by Anonymous Coward on Friday January 04, 2008 @08:37PM (#21917462)
    Hardly useless, all my high definition movies come without DRM and free of charge. Bittorrent is great, isn't it?
  • by Orphaze ( 243436 ) on Friday January 04, 2008 @09:13PM (#21917800) Homepage
    Unfortunately, Dell is well known for swapping panels. It's referred to as the Dell Panel Lottery [google.com] on forums across the internet.

    In short, Dell has been known to swap S-IPS panels (a kind of TFT technology known for particularly accurate color representation) with various other kinds of cheaper panel technologies, all within the same model number. This is why many manufacturers, including Dell, refuse to list what technology they're using in the monitor specs, in order to reserve the right to use whatever cheapest panel they can find as they become available.

    I purchased a Dell 2001FP a few years back that had a genuine S-IPS panel. When it started to have problems (specifically, a piece of tape or insulation began migrating onto the screen underneath the plastic of the panel) they sent me the newer model of the same line. It looked awful in comparison, despite having virtually the same specs. (It was a PVA panel, from what I found out later.) Luckily, after spending 2.5 hours (persistence is key in these situations; eventually it's cheaper to give in than to continue dealing with you) in a chat with a Dell support tech, and her manager, I eventually convinced them to refund my money in its entirety, despite the fact I had purchased the monitor about 5 months ago.

    In any case, it pays to do a fair amount of research on a monitor before making a purchase. In the end, I ended up going with an HP LP2065, another S-IPS based monitor, which I have been very happy with. Things may have improved more recently though, so it may not be such a big deal these days.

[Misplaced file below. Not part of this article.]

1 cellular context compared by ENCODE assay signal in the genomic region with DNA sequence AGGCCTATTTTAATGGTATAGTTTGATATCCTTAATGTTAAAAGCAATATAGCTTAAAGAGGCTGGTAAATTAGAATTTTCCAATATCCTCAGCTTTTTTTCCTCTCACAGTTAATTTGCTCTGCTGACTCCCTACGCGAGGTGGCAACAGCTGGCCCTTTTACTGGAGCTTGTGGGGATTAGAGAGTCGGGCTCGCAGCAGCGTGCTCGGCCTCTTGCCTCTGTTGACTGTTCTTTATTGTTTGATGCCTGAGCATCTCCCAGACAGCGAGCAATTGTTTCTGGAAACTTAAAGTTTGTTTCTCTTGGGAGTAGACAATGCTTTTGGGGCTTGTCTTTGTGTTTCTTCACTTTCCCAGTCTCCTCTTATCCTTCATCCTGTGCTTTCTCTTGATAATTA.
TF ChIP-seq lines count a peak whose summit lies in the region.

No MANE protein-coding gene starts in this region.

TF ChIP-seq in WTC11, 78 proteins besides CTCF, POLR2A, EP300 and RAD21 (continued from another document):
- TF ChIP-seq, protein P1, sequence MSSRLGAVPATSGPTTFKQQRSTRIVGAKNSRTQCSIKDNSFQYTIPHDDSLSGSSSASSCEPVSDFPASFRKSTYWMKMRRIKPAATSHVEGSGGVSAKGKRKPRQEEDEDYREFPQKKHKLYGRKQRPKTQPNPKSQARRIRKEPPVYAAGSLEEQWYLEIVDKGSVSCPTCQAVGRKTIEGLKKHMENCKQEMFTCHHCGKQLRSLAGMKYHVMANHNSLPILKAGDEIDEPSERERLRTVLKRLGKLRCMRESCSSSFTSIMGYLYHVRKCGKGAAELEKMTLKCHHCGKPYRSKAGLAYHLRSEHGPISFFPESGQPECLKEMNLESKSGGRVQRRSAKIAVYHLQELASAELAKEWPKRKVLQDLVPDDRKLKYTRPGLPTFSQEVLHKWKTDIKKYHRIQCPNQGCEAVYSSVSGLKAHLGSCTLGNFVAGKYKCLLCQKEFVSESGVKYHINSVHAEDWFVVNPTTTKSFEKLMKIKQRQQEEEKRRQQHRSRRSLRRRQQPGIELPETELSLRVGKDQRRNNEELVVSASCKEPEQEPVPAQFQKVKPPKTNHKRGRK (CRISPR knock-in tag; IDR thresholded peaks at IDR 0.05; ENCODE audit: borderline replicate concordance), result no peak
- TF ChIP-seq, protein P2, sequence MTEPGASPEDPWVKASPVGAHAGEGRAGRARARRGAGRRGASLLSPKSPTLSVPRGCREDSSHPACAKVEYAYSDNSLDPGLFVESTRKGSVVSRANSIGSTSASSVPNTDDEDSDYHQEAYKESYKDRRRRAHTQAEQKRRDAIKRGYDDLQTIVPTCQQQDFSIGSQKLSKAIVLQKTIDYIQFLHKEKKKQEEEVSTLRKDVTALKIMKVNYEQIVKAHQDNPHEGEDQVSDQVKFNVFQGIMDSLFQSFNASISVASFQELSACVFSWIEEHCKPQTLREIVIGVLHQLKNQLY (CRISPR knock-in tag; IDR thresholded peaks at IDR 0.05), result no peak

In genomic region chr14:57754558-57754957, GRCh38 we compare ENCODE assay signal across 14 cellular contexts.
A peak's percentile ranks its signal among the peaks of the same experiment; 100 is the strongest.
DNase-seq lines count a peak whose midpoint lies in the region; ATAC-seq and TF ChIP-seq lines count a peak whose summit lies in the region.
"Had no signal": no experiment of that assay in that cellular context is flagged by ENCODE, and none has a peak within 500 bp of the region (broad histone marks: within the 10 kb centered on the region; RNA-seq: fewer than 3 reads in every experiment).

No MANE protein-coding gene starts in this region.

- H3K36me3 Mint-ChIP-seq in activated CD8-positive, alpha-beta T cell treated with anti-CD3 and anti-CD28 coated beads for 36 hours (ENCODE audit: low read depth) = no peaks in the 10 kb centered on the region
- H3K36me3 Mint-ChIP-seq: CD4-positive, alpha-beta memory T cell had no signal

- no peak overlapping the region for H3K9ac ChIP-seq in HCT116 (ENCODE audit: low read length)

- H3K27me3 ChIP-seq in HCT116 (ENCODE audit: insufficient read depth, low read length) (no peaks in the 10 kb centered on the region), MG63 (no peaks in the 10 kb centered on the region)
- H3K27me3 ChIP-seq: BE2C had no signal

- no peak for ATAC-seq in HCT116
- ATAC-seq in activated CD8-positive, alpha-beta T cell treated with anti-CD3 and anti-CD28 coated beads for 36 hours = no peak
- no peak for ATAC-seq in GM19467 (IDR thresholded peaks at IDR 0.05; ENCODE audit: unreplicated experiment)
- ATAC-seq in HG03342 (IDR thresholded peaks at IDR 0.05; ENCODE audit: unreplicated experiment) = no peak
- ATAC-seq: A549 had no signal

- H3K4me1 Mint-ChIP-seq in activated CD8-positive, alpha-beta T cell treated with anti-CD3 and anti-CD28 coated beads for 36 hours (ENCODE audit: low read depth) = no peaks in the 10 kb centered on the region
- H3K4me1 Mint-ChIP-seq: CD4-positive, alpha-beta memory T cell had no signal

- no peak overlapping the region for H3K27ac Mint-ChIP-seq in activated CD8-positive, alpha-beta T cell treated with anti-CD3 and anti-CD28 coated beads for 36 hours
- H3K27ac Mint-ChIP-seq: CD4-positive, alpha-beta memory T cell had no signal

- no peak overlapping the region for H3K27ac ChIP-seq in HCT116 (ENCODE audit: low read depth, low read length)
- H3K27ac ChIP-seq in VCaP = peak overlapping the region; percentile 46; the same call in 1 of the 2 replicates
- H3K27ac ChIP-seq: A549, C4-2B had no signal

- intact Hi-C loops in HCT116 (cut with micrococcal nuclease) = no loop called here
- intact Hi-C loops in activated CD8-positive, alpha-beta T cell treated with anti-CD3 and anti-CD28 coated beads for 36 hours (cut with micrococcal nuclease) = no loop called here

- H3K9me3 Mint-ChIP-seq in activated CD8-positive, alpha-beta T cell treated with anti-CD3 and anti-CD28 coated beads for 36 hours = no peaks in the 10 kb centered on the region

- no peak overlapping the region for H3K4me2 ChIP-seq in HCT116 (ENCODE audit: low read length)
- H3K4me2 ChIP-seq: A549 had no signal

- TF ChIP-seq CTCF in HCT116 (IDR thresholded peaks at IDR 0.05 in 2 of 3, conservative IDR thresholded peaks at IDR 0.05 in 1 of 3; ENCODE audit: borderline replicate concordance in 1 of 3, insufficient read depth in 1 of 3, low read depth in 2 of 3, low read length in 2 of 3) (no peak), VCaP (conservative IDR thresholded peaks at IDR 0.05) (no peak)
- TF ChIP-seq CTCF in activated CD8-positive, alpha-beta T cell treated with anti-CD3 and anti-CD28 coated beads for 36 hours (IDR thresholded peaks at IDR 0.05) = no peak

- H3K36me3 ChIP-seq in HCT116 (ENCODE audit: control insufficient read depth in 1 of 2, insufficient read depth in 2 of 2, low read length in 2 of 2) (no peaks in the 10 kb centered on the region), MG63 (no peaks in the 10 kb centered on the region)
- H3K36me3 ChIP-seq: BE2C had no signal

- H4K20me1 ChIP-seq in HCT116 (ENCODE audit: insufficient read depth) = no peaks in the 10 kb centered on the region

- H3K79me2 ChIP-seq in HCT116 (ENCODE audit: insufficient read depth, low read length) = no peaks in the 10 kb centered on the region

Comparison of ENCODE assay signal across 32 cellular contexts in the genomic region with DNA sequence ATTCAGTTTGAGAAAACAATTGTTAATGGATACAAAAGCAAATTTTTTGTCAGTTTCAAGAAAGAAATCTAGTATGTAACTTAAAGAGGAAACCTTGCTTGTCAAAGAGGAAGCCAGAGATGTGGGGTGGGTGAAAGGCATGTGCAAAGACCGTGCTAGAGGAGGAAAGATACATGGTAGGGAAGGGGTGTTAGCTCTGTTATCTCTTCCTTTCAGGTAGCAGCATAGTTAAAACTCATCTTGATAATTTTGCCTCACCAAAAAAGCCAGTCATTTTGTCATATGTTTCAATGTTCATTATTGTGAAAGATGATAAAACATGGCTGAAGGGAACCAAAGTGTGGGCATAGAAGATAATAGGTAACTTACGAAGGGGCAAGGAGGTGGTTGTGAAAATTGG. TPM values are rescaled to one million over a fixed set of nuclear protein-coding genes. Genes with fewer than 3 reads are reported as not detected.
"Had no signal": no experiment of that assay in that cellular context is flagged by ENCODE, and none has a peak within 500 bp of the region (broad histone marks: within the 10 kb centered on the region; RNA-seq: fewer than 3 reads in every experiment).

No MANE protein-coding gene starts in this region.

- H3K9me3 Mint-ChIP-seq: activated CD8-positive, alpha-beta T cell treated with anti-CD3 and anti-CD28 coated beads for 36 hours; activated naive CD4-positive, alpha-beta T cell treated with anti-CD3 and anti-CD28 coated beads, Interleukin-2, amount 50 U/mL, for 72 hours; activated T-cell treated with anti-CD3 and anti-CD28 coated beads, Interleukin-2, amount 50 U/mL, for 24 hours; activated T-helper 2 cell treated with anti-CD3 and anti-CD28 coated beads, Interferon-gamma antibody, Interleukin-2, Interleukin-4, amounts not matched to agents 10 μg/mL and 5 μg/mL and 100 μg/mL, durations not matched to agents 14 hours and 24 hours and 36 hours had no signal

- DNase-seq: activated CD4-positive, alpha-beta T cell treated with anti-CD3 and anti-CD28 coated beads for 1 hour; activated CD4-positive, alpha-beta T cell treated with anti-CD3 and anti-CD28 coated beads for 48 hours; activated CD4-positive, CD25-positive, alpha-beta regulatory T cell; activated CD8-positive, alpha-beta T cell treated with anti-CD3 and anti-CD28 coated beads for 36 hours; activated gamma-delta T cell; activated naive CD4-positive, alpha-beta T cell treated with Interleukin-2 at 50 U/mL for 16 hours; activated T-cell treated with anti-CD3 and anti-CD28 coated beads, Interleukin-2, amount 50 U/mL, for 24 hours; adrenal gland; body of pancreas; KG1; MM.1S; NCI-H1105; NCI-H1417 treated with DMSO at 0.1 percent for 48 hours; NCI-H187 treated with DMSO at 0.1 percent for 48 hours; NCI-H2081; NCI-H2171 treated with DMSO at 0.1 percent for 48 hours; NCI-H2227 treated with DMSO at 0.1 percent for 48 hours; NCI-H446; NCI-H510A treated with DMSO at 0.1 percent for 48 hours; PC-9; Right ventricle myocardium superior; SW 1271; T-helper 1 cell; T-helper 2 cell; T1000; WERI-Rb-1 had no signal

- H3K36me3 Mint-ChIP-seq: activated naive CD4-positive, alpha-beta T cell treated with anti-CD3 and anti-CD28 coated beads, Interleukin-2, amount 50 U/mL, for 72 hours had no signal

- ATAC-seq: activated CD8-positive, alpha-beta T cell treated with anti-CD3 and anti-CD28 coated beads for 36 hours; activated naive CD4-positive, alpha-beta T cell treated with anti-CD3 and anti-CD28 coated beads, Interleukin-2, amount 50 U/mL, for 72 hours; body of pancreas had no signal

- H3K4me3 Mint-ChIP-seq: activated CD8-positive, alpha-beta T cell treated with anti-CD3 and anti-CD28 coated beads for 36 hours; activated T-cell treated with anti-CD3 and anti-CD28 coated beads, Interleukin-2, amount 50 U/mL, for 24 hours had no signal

• by MojoStan ( 776183 ) on Saturday January 05, 2008 @01:50AM (#21919778)

    Subject: I love the Dell WFP Series

    Comment:I've got two 2007WFP (20") monitors and they are awesome.[snip]

    Buyer beware: not all "WFP" models are created equal. The WFP models that have an 'E' or 'SP' before the number (e.g. E207WFP and SP2008WFP, both 20") use inferior 6-bit TN panels. TN panels can only display 262,144 colors and only "support" "16 million+" colors through dithering. A TN panel's viewing angles are also inferior. (I wish manufacturers would make this information more clear for their TN panels.)

    In contrast, the UltraSharp 2007WFP models you've got are awesome. They are true 8-bit panels that can display 16,777,216 colors and have superior viewing angles. They either use S-IPS or S-PVA panels. Of course, they are also significantly more expensive than the 6-bit TN models (but good value for 8-bit).

    Just yesterday, I noticed a disturbing new (to me) model name for a Dell LCD. Dell recently released a 22" model called the "UltraSharp 2208WFP." In the past, having "UltraSharp" in the model name and no 'E' or 'SP' before the model number hinted that it was an "awesome" 8-bit panel. Not anymore. It's a freakin' 6-bit TN panel.

    That said, TN models are probably good enough for most buyers. Most of today's 6-bit panels probably look better than 8-bit panels from 5 years ago. I just wish manufacturers were required to disclose the type of panel in their specs.

  • Re:Waiting for 24" (Score:2, Informative)

    by Pete (big-pete) ( 253496 ) * <peter_endean@hotmail.com> on Saturday January 05, 2008 @10:05AM (#21922228)

    I demand to know why you posted as an anonymous coward. I have mod points, and if I were to use them on you now, that would be wasting them.

    I think you're misunderstanding what mod-points are for. Their main use is not to "reward" people - that is a secondary effect. The main use of mod points is to highlight a good comment, regardless of author. This will bring the comment up into the visibility of more viewers.

    For example anyone browsing at "1" and above will miss the comment you failed to moderate now, due to your failure to correctly moderate the comment up from 0 to 1. I personally only view comments rated "2" or higher, as there used to be (and I assume still is) a lot of junk at "1". There are one or two good posters who post without their karma bonus, and to avoid missing these people I try and friend them when I realise who they are, and grant friends an additional +1 to make them visible.

    If there's a good comment that you think more people shouuld see, mod it up - even if it is an anonymous coward.

    -- Pete.

The shortest distance between two points is under construction. -- Noelie Alito